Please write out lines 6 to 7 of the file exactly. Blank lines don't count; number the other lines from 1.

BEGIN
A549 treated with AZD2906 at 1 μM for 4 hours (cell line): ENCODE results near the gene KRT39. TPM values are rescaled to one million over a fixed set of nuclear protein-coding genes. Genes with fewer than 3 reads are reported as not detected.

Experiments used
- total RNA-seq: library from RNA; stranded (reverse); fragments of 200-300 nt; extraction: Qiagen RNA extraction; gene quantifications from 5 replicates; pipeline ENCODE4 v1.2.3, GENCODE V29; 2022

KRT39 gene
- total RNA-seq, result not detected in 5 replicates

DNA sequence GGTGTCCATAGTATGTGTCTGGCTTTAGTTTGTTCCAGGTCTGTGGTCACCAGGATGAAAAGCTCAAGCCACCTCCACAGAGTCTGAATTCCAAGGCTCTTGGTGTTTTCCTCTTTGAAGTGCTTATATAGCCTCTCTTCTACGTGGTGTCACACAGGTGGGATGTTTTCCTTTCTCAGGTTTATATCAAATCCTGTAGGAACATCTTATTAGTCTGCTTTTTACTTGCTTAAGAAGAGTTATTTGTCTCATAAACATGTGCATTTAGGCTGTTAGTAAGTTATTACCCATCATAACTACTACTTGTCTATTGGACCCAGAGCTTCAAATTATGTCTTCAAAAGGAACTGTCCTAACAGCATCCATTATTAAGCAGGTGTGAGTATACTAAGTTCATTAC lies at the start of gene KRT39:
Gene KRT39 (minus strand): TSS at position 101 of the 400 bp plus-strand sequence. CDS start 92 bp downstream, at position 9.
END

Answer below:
DNA sequence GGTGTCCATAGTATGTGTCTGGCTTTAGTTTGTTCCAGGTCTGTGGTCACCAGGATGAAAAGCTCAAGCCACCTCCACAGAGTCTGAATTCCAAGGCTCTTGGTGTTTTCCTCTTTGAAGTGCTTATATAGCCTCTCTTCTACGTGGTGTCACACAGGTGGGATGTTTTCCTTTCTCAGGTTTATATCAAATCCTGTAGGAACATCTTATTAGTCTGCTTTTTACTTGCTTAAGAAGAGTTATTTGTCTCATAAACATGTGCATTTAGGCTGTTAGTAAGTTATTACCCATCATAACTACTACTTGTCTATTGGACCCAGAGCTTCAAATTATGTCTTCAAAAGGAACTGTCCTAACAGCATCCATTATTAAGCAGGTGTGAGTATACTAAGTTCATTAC lies at the start of gene KRT39:
Gene KRT39 (minus strand): TSS at position 101 of the 400 bp plus-strand sequence. CDS start 92 bp downstream, at position 9.